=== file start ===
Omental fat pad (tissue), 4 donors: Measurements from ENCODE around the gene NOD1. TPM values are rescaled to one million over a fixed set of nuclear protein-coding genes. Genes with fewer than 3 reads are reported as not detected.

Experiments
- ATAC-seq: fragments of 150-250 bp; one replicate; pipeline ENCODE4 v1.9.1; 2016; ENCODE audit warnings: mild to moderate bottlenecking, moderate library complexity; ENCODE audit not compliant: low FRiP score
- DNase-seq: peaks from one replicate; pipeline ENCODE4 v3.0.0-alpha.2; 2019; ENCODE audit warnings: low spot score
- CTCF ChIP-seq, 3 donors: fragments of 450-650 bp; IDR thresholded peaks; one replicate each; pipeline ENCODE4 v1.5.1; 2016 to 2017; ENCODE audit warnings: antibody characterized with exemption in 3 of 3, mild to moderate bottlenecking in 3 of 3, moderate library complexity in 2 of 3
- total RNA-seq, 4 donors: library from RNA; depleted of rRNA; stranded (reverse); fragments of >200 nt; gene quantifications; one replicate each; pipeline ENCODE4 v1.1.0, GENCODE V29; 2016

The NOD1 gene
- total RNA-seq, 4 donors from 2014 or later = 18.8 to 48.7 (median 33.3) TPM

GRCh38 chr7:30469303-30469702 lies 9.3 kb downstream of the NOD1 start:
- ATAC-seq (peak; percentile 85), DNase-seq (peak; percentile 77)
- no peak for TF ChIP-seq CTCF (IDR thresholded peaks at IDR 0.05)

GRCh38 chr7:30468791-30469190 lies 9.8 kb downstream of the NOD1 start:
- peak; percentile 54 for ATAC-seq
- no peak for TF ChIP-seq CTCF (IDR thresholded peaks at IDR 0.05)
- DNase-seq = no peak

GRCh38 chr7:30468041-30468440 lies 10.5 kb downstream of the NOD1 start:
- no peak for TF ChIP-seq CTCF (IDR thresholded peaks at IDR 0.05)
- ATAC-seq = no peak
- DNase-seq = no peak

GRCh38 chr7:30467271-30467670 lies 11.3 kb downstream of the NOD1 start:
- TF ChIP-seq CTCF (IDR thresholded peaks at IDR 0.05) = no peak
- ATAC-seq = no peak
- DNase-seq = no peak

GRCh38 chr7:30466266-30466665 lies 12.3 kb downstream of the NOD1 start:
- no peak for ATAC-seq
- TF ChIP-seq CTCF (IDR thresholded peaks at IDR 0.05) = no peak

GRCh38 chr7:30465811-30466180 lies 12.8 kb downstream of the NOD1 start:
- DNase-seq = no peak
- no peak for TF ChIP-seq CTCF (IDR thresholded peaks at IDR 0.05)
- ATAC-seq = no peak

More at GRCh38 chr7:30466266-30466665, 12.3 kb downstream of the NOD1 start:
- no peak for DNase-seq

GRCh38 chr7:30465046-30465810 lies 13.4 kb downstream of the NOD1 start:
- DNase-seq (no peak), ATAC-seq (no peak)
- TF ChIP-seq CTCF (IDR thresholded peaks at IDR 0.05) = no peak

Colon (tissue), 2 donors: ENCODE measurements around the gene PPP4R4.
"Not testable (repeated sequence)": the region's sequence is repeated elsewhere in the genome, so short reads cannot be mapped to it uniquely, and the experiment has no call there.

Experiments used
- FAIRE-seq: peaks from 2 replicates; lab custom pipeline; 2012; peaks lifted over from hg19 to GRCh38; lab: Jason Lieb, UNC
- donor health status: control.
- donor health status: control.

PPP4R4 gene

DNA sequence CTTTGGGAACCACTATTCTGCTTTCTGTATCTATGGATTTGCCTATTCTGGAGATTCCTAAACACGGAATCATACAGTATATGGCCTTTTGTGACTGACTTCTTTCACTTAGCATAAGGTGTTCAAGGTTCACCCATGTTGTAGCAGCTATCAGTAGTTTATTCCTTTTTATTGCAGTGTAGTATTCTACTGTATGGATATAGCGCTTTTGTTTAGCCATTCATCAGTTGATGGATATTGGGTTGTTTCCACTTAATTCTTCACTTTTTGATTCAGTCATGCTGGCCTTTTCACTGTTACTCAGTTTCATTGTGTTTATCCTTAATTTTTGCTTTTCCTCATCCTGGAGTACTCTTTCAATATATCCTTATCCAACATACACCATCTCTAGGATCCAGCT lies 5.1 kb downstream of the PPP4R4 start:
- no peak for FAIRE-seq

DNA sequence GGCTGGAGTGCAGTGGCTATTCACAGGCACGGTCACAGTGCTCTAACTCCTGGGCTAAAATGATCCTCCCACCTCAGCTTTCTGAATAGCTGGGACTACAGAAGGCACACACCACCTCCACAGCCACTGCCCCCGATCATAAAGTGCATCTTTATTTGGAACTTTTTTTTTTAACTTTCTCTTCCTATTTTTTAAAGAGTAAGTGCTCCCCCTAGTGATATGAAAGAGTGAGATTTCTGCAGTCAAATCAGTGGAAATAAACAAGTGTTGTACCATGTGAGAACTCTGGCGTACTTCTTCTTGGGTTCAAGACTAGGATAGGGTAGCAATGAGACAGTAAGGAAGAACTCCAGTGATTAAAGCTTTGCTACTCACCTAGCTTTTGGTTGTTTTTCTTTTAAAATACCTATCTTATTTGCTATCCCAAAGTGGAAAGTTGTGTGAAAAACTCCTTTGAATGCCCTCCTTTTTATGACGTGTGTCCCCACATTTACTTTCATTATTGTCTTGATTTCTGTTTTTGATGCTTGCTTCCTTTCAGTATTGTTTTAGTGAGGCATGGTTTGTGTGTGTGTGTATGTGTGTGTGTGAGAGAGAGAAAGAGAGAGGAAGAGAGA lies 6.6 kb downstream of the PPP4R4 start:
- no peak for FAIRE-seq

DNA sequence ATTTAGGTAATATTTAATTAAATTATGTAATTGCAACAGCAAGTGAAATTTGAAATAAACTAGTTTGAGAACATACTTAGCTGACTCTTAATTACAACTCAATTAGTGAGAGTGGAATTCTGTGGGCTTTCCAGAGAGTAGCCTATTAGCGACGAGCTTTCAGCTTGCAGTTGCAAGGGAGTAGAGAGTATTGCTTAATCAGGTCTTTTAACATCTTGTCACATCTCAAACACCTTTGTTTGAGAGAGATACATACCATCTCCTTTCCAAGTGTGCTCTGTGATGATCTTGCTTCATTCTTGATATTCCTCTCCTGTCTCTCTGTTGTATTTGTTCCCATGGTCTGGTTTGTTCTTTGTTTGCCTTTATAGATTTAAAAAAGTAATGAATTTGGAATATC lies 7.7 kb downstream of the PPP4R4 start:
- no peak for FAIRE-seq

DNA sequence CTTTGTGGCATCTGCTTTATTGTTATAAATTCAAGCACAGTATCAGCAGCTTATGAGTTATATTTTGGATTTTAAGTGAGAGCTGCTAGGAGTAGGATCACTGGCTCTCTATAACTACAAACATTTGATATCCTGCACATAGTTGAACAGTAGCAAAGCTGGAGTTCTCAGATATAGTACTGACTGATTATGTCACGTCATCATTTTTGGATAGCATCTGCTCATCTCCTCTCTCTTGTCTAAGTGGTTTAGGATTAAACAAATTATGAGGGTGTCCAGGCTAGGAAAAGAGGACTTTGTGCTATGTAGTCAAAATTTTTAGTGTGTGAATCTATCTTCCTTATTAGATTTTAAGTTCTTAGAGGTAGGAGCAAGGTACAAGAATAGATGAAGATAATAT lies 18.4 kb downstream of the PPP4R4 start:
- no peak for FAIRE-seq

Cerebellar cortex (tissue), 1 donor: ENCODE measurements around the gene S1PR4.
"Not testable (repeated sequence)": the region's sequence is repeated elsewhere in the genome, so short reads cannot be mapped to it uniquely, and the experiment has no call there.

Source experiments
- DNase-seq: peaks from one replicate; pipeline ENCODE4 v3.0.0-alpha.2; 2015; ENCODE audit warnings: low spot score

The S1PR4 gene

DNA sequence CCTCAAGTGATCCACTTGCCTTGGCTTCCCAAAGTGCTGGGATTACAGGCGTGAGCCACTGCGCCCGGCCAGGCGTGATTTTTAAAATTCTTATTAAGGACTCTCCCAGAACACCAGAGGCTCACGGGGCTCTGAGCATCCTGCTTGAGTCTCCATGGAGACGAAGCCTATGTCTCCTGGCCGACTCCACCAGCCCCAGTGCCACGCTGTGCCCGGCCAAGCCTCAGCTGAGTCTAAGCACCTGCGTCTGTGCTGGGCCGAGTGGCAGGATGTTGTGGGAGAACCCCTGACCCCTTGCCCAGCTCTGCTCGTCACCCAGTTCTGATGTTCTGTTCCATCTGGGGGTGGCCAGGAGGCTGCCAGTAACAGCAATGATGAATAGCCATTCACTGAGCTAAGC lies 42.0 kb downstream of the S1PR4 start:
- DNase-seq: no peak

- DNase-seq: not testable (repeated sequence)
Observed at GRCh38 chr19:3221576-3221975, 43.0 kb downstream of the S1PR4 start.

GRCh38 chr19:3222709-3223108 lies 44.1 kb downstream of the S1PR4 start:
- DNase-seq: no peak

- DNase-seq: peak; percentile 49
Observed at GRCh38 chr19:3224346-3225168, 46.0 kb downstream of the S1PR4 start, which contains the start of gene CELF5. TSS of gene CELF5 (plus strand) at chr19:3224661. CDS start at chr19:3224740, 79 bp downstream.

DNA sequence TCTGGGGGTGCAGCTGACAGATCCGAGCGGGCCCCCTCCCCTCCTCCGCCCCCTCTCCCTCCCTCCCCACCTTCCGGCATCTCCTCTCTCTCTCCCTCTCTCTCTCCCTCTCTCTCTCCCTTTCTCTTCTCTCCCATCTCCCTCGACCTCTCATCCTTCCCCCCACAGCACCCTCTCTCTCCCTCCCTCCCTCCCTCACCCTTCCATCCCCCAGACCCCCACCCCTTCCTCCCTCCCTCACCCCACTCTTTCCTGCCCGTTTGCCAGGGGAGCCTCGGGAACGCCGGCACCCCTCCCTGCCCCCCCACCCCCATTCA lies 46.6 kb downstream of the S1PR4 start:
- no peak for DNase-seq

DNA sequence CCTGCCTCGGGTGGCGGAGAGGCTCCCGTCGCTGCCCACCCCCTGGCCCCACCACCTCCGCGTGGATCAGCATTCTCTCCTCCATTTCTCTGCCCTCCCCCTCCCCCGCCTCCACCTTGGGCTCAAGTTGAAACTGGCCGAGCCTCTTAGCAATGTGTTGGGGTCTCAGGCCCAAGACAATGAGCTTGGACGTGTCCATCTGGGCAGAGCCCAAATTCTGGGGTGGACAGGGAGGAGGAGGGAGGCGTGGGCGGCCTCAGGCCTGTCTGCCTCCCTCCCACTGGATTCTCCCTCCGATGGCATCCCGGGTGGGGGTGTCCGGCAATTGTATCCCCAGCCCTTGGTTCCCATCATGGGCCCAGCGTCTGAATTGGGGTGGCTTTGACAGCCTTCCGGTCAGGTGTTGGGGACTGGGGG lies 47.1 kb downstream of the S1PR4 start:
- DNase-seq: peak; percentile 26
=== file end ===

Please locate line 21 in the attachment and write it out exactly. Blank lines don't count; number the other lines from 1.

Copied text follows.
- TF ChIP-seq CTCF (IDR thresholded peaks at IDR 0.05) = no peak